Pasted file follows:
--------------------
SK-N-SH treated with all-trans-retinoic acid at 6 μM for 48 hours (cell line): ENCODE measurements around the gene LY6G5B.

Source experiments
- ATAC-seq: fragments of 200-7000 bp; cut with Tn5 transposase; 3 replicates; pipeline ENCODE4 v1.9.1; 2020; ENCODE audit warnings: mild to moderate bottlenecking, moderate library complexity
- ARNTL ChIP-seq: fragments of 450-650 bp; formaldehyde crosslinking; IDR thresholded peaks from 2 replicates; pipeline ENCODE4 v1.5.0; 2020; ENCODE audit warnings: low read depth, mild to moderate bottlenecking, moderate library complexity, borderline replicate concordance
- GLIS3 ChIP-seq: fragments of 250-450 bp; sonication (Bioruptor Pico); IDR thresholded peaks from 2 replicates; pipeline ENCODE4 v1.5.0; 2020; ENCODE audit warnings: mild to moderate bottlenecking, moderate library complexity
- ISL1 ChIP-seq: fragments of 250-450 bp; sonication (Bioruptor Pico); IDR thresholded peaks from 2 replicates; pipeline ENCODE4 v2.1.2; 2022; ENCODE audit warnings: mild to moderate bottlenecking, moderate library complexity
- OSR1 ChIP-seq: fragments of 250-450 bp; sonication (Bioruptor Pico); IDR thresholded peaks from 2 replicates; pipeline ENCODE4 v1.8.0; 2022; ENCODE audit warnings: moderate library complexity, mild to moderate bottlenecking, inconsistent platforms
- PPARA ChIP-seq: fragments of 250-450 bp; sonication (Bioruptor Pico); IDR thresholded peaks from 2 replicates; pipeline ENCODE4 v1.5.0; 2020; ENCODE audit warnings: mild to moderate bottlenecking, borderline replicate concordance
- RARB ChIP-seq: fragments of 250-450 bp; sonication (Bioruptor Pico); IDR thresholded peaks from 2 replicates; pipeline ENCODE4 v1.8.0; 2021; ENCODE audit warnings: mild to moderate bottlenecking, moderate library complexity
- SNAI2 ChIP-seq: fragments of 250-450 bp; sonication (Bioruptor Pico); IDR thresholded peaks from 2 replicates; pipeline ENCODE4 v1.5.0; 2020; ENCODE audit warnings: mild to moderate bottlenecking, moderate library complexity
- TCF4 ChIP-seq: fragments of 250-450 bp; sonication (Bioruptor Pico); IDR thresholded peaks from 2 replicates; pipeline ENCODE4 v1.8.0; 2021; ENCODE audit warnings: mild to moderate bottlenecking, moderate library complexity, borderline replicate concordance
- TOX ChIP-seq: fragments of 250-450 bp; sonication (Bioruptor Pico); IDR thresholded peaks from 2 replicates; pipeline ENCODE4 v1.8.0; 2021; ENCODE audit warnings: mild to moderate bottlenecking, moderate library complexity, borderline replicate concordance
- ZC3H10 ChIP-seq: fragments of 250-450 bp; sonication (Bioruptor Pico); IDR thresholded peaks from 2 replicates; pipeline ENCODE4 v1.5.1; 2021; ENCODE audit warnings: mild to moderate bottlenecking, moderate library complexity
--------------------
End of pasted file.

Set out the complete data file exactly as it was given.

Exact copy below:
SK-N-SH treated with all-trans-retinoic acid at 6 μM for 48 hours (cell line): ENCODE measurements around the gene LY6G5B.

Source experiments
- ATAC-seq: fragments of 200-7000 bp; cut with Tn5 transposase; 3 replicates; pipeline ENCODE4 v1.9.1; 2020; ENCODE audit warnings: mild to moderate bottlenecking, moderate library complexity
- ARNTL ChIP-seq: fragments of 450-650 bp; formaldehyde crosslinking; IDR thresholded peaks from 2 replicates; pipeline ENCODE4 v1.5.0; 2020; ENCODE audit warnings: low read depth, mild to moderate bottlenecking, moderate library complexity, borderline replicate concordance
- GLIS3 ChIP-seq: fragments of 250-450 bp; sonication (Bioruptor Pico); IDR thresholded peaks from 2 replicates; pipeline ENCODE4 v1.5.0; 2020; ENCODE audit warnings: mild to moderate bottlenecking, moderate library complexity
- ISL1 ChIP-seq: fragments of 250-450 bp; sonication (Bioruptor Pico); IDR thresholded peaks from 2 replicates; pipeline ENCODE4 v2.1.2; 2022; ENCODE audit warnings: mild to moderate bottlenecking, moderate library complexity
- OSR1 ChIP-seq: fragments of 250-450 bp; sonication (Bioruptor Pico); IDR thresholded peaks from 2 replicates; pipeline ENCODE4 v1.8.0; 2022; ENCODE audit warnings: moderate library complexity, mild to moderate bottlenecking, inconsistent platforms
- PPARA ChIP-seq: fragments of 250-450 bp; sonication (Bioruptor Pico); IDR thresholded peaks from 2 replicates; pipeline ENCODE4 v1.5.0; 2020; ENCODE audit warnings: mild to moderate bottlenecking, borderline replicate concordance
- RARB ChIP-seq: fragments of 250-450 bp; sonication (Bioruptor Pico); IDR thresholded peaks from 2 replicates; pipeline ENCODE4 v1.8.0; 2021; ENCODE audit warnings: mild to moderate bottlenecking, moderate library complexity
- SNAI2 ChIP-seq: fragments of 250-450 bp; sonication (Bioruptor Pico); IDR thresholded peaks from 2 replicates; pipeline ENCODE4 v1.5.0; 2020; ENCODE audit warnings: mild to moderate bottlenecking, moderate library complexity
- TCF4 ChIP-seq: fragments of 250-450 bp; sonication (Bioruptor Pico); IDR thresholded peaks from 2 replicates; pipeline ENCODE4 v1.8.0; 2021; ENCODE audit warnings: mild to moderate bottlenecking, moderate library complexity, borderline replicate concordance
- TOX ChIP-seq: fragments of 250-450 bp; sonication (Bioruptor Pico); IDR thresholded peaks from 2 replicates; pipeline ENCODE4 v1.8.0; 2021; ENCODE audit warnings: mild to moderate bottlenecking, moderate library complexity, borderline replicate concordance
- ZC3H10 ChIP-seq: fragments of 250-450 bp; sonication (Bioruptor Pico); IDR thresholded peaks from 2 replicates; pipeline ENCODE4 v1.5.1; 2021; ENCODE audit warnings: mild to moderate bottlenecking, moderate library complexity